ukraine_flagAs some former Voice of America journalists are listening to online VOA radio newscasts that are not being updated with new significant information for many hours while Ukraine is invaded by Russian troops, and as they look at the VOA English homepage, also not being updated with the latest news, they often refer to the time when VOA was led by outstanding executives and managers who, together with VOA employees, would never tolerate what the current leadership and management has done to news reporting and to this once splendid organization.

The ultimate irony is that the failures of these executives are reflected not only in the dismal employee morale, but above all online, in 24/7 news delivery, which has been destroyed, and on social media platforms. Their failure to manage the organization are visible to everyone in real time.

VOA journalists are dispirited and helpless. The Voice of America still has some of the wonderful and talented workforce from former years and some new outstanding employees, as well as poorly paid and exploited contractors. They are all being prevented from doing their job right by these entrenched bureaucrats.

Despite the pessimism and the oppressive atmosphere, we are still hopeful that the Broadcasting Board of Governors will learn the lessons from VOA management’s appalling failures this weekend and immediately institute much needed reforms. But the time for reform is quickly running out, as this former VOA broadcaster is pointing out with great sadness. We share her frustration and concern.

A Comment From A Former Voice of America Broadcaster

Appalling what a gaggle of bureaucrats has done in its reckless efforts to destroy the Voice of America. In lofty tones, VOA higher management proclaims that its new mission is to “engage, connect and inform people in support of freedom and democracy.” In its woeful response to the present Ukrainian crisis, the Agency has shown it does none of those things and moreover, has abandoned the heroes in Ukraine that at one time may have believed that America was indeed a beacon of freedom and democracy in the world, the last best hope for mankind.

Gone are the days when the VOA Czechoslovak Service Chief, Zdenek Sedivy, his editors and broadcasters worked three days in a row during the Dubcek crisis, some sleeping in chairs and cots, or Jozsef Takacs and his Hungarian Service reporting on the Soviet tank invasion of Hungary, or the VOA Polish Service working double/triple shifts during the Solidarity crisis and the imposition of martial law in Poland or, as late as the 1990’s, the VOA Russian Service covering the crisis in Moscow or the Baltic services reporting on the astounding events in those countries or the fall of the Berlin Wall.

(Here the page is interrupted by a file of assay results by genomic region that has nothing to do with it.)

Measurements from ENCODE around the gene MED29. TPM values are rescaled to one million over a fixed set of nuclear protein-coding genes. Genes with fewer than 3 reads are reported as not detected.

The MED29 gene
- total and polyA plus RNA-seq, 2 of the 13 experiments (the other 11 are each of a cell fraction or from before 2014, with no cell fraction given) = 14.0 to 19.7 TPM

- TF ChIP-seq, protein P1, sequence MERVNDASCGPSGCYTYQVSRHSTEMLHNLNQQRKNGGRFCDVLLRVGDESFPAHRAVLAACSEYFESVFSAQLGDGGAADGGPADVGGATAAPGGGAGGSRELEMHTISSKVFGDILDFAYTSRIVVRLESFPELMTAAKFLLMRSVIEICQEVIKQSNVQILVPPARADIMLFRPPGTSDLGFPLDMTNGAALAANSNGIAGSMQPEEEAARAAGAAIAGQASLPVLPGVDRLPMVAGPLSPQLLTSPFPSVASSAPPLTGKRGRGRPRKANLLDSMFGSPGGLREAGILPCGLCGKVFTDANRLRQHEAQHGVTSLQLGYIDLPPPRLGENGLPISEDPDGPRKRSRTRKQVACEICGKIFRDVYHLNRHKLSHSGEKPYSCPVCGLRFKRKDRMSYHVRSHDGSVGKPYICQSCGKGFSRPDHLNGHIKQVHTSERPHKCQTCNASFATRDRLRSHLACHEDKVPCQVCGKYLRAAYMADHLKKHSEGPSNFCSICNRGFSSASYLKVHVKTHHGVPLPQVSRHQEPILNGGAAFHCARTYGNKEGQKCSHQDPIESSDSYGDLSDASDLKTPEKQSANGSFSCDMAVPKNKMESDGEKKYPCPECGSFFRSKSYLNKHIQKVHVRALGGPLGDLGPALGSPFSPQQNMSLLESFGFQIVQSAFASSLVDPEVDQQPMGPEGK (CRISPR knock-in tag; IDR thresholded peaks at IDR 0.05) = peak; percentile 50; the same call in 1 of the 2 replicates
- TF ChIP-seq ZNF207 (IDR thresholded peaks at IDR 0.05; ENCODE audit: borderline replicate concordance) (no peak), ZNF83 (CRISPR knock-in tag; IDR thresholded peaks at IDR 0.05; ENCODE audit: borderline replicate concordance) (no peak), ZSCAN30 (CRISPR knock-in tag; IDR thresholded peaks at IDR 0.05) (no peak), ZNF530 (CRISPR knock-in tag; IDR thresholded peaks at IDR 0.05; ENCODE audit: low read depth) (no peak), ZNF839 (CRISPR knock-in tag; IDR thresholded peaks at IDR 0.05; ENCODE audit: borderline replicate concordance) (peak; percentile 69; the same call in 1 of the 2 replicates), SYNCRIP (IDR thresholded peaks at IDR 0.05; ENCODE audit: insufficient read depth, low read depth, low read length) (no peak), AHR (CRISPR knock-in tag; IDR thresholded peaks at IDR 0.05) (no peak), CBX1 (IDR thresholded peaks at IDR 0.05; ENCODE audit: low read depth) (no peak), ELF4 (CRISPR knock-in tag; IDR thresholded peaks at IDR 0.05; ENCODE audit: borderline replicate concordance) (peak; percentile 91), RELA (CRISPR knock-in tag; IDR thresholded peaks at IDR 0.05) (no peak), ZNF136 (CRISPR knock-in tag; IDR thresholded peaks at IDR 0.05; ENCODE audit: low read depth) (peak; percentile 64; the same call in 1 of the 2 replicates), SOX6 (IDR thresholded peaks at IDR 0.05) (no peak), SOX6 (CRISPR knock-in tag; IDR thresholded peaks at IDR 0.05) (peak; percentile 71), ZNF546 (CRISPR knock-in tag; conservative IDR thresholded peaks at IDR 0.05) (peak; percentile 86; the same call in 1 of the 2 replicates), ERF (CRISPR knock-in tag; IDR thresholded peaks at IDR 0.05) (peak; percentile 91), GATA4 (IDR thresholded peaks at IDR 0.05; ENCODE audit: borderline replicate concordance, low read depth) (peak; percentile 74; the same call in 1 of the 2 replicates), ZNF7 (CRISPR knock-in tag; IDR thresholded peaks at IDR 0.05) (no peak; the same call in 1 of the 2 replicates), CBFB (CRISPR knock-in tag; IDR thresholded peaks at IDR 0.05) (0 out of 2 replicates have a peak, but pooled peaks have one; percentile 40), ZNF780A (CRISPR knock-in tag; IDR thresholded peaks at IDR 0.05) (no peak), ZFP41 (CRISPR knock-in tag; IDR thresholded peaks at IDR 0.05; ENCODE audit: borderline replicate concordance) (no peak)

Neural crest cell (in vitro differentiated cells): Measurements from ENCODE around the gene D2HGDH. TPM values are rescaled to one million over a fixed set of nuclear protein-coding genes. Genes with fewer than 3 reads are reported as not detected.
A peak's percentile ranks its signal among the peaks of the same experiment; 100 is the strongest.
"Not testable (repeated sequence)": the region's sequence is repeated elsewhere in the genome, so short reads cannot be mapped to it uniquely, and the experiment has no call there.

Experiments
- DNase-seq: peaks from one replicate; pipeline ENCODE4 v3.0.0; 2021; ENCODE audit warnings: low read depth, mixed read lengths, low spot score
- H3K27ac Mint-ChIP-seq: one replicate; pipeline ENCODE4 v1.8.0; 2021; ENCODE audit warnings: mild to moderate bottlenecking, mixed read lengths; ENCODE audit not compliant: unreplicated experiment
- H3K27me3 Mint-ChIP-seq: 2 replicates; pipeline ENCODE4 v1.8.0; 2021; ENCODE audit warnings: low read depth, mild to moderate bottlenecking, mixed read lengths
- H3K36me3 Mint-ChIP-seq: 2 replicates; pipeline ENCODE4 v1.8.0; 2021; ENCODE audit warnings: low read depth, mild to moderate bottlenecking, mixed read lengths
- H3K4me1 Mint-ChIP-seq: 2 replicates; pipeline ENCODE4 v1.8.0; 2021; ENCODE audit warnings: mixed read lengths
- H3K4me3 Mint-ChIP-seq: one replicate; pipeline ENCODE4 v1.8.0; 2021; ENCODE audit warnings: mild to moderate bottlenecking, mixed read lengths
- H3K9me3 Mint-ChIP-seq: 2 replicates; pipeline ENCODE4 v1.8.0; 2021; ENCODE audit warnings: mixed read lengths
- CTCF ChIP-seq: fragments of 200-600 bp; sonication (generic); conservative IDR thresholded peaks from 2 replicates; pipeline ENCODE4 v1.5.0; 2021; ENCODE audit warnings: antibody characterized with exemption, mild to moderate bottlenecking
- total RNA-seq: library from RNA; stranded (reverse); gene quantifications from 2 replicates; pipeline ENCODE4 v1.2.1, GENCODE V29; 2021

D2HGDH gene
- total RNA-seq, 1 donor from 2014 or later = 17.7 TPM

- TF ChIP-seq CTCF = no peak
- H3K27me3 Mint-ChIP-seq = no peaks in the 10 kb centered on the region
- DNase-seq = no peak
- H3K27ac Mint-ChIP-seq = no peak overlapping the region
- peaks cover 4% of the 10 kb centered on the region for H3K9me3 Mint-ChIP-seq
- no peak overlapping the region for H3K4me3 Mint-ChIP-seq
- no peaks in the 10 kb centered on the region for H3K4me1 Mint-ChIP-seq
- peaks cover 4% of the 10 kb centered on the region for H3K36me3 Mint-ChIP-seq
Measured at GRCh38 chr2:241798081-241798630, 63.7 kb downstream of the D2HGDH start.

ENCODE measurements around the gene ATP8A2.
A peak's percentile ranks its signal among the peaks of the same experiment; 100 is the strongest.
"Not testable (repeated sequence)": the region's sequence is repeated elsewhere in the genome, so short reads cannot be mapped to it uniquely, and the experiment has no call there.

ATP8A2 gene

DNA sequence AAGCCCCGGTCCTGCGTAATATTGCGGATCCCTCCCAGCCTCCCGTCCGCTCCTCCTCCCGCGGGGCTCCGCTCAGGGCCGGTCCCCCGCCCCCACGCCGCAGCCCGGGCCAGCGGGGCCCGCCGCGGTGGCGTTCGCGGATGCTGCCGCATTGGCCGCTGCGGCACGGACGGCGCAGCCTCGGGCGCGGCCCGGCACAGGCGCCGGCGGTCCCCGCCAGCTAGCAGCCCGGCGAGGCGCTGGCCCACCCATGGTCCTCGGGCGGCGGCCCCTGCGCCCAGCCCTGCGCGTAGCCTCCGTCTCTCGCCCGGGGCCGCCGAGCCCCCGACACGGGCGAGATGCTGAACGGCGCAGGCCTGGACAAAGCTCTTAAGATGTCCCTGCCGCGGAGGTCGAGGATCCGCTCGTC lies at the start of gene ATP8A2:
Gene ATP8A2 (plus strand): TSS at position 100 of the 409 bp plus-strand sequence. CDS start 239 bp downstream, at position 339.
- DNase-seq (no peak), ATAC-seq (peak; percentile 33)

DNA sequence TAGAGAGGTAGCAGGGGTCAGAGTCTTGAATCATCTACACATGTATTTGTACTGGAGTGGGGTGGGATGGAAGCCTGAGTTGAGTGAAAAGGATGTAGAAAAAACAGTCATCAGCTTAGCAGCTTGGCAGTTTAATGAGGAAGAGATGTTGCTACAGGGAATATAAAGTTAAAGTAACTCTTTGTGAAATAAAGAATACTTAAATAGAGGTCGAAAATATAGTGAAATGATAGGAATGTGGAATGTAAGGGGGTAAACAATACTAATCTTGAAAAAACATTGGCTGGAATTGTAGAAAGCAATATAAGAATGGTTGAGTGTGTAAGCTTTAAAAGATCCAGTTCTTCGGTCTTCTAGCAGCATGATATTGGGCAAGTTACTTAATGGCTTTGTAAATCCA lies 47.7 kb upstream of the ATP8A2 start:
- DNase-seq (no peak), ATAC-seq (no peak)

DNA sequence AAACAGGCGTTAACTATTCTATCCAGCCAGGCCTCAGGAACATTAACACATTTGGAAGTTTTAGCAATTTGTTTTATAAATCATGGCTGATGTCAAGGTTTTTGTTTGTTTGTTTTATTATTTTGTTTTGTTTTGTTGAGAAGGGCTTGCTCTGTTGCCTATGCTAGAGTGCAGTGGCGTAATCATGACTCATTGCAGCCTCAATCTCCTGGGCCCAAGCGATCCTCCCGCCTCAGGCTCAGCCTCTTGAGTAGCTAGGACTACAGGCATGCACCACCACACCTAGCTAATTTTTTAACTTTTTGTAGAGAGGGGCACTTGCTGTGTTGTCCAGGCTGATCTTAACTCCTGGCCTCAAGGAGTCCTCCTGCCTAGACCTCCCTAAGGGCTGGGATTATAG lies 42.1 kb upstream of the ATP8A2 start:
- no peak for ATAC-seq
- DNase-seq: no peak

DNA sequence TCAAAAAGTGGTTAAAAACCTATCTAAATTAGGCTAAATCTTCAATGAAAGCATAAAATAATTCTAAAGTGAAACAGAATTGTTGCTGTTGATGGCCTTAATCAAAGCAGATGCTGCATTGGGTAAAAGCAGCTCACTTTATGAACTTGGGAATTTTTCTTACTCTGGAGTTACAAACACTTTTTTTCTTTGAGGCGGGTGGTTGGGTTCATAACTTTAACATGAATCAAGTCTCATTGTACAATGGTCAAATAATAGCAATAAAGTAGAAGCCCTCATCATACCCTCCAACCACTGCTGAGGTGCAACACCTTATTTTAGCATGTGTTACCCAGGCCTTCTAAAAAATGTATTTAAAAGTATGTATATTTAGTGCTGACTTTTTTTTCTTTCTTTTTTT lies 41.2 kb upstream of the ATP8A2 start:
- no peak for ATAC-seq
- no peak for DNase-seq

Reporting on those events was a joint effort between management and the broadcasters and Central News in tandem with the language services. We were all in it together. In my mind’s eye, can still hear the teletypes incessantly clacking out the updates from VOA Central News as breaking news was broadcast and translated as it happened. That was the VOA legacy and the sense of camaraderie which the present management cannot duplicate because it has drained the lifeblood out of the organization.

Now we are populated by a vast bureaucracy of Senior Executive Service people who work 9 to 5 at six-figure salaries and receive obscene five-figure bonuses while whittling down the numbers of rank-and-file broadcasters who do the actual work of the Agency.

Bureaucrats can’t be bothered to make weekend, evening and night staffing provisions during a crisis or even to report on worldwide events the way that other international broadcasters do. The professional journalism, dedication, and inspiration of all those who, during the past 70 years made VOA the great institution it was, are being slowly obliterated.

If things proceed on this trajectory, chances are that the glory days of VOA will be gone forever, a flickering memory for those of us who still remember the way we were.

As the song goes: those were the days, my friend, we thought they’d never end…..

It looks as if those unforgettable days may very well be gone forever. — Marie Ciliberti